By Richard Bell
One of the issues at the heart of the debate over the proposed Eastern Shore Islands MPA (ESIMPA) is who would have the power to change the rules in the future. Under federal law, DFO is in charge of managing MPAs. In its presentations along the Eastern Shore, DFO officials have said that DFO would create an advisory committee with whom DFO would consult closely. But in the end, DFO would be in charge.
However, there are alternatives to this top-down model. In fact, among the thousands of MPAs around the world, community-managed MPAs (CM-MPAs) are common. Even a 30-minute Google search of academic research on CM-MPAs shows that not only are CM-MPAs common; within the first two or three paragraphs of research paper after research paper, the scientists note that the stronger community participation is in the management of an MPA, the more likely it is that that MPA will succeed.
One of the world’s leading authorities on MPAs is St. Mary’s Tony Charles, who holds joint appointments in the School of Environment and the School of Business. Charles has studied MPAs all over the world. He was one of the four editors of a 2017 special report from the United Nation’s Food and Agriculture Organization, “Marine Protected Areas: Interactions with Fishery Livelihoods and Food Security.”
“I was just at meetings in last couple of weeks at international level on the control and governance of MPAs,” Charles said in an interview in late February.
“There’s no question that MPAs do better when it’s the local community that initiates the plan. And in many parts of the world, especially in developing countries, governments actually give over authority to manage the MPA to the local community. DFO is not very good at all at delegating authority. I’ve been interested for decades in developing a community-based fishing approach for DFOs, and similarly for MPAs.”
“No” to No Take Zones
One of the most contentious issues about the ESIMPA proposal is whether there would be a No Take Zone where no fishing of any sort would be permitted. No Take Zones are a common feature of government-imposed MPAs, but they harm local fishers, and decrease the likelihood that the MPA will be a success.
“I’m very much on side that it’s better not to impose a NO Take area, even if it reduces the conservation benefits,” Charles said. “Most government MPAs have No Take Zones, but that’s not true for community-managed MPAs. However, I’ve seen examples where the local community rules out a No Take Zone at the beginning of the MPA, and then comes back after a few years and sets aside some of the MPA as a No Take Zone.”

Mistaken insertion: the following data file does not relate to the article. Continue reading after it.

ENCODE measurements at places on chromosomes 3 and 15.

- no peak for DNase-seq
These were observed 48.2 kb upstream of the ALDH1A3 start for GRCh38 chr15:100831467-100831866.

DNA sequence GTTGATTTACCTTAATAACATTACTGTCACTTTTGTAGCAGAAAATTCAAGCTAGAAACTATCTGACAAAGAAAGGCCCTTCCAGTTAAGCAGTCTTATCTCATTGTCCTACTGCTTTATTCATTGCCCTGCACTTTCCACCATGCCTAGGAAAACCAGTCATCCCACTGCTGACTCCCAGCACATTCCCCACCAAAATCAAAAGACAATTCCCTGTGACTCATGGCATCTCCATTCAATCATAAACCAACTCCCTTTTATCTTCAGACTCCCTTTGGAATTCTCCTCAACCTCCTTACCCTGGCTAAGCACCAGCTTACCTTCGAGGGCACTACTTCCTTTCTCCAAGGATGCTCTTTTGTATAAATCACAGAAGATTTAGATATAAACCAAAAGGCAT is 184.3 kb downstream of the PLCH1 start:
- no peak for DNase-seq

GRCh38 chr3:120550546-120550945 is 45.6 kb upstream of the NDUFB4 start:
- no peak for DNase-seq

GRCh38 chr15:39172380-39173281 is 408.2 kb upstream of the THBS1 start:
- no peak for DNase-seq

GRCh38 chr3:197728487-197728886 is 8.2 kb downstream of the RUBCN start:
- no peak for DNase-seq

Eastern Shore fishers strongly opposed a No Take zone, and DFO recently agreed that there would be no restrictions on lobster fishing in the proposed MPA, a decision Charles praised as a “very good move” by DFO.
An Indigenous Model
Charles thinks that governments could develop bottom-up models for managing MPAs by modeling the developing body of laws recognizing the authority of indigenous peoples to manage their local resources.
“We have been recognizing that indigenous communities have ‘tenure rights’ to their local resources,” Charles said. “Just last week at a UN Food and Agriculture meeting, there were proposals for dealing with communities like the one on the Eastern Shore, by recognizing ‘customary rights’ based on decades or centuries of use, along the lines of indigenous ‘tenure rights.’”
[There may already be a DFO-First Nations co-managed MPA. According to a DFO description of an MPA in the Northwest Territories, “DFO and the Fisheries Joint Management Committee, along with the community of Paulatuk co-manage” the MPA. The Cooperatoris waiting a reply from DFO for more information on what “co-manage” means.]
[March 1: DFO's Communications office in Ottawa sent a response to an inquiry about what co-managing means:
DFO Ottawa on Co-Managing MPAs.